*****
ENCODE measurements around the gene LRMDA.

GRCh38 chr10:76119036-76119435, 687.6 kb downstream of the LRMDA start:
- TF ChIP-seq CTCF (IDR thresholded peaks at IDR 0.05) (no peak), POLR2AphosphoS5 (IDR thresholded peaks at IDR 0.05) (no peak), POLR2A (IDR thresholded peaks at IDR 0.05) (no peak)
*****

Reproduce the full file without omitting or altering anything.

ENCODE measurements around the gene LRMDA.

GRCh38 chr10:76119036-76119435, 687.6 kb downstream of the LRMDA start:
- TF ChIP-seq CTCF (IDR thresholded peaks at IDR 0.05) (no peak), POLR2AphosphoS5 (IDR thresholded peaks at IDR 0.05) (no peak), POLR2A (IDR thresholded peaks at IDR 0.05) (no peak)